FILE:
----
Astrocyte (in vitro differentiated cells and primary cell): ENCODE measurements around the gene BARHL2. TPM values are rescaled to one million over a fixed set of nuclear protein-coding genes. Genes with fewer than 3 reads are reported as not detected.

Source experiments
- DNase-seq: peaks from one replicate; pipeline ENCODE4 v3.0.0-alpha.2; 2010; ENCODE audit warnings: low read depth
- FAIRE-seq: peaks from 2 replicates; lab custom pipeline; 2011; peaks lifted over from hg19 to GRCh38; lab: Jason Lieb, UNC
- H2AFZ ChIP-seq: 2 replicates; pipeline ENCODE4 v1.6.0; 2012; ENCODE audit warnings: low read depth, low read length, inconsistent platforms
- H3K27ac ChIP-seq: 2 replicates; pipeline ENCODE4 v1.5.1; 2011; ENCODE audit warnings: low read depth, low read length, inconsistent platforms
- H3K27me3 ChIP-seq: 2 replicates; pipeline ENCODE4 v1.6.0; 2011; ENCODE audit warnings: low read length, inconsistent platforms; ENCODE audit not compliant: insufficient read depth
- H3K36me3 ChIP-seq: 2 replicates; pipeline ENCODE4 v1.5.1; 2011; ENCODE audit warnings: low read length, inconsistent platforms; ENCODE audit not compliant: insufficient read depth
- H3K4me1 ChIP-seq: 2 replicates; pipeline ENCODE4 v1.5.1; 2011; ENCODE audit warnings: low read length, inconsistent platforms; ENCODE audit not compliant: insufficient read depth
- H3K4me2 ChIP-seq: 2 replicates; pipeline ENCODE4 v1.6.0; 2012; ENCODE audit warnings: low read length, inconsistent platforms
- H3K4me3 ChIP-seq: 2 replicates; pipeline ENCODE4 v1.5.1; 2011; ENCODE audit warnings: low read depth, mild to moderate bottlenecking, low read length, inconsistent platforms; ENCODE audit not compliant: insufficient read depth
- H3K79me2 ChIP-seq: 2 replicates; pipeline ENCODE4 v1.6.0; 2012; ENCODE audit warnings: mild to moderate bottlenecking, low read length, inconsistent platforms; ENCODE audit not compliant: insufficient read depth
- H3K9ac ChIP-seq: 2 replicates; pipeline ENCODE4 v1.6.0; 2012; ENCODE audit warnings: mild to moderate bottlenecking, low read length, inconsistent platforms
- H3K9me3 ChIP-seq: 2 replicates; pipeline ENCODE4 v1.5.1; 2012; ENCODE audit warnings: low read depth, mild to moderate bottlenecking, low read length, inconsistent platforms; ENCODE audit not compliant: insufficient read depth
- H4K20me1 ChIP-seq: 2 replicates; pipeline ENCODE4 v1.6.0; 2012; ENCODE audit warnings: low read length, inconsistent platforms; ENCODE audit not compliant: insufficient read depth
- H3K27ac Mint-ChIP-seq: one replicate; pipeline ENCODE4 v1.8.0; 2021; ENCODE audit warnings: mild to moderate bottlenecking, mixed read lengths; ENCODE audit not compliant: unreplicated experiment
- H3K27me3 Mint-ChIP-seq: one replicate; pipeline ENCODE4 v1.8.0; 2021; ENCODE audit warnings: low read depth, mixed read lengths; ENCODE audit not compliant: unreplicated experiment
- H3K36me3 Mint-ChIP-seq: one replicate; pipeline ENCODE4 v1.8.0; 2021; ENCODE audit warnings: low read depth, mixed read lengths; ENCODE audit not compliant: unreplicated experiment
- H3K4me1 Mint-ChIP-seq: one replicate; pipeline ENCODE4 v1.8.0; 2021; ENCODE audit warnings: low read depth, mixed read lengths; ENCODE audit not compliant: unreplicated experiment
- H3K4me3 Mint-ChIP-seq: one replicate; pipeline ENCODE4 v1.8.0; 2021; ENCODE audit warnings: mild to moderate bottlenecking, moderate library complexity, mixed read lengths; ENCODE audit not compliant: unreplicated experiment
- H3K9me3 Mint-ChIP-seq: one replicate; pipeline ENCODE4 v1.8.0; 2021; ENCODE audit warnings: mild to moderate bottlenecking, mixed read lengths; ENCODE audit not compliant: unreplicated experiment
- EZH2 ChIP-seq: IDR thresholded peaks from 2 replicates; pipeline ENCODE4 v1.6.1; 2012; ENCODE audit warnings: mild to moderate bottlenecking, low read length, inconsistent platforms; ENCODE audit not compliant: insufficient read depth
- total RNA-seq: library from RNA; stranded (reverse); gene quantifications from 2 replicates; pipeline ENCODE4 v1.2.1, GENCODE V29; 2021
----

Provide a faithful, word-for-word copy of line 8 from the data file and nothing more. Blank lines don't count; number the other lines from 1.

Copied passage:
- H3K36me3 ChIP-seq: 2 replicates; pipeline ENCODE4 v1.5.1; 2011; ENCODE audit warnings: low read length, inconsistent platforms; ENCODE audit not compliant: insufficient read depth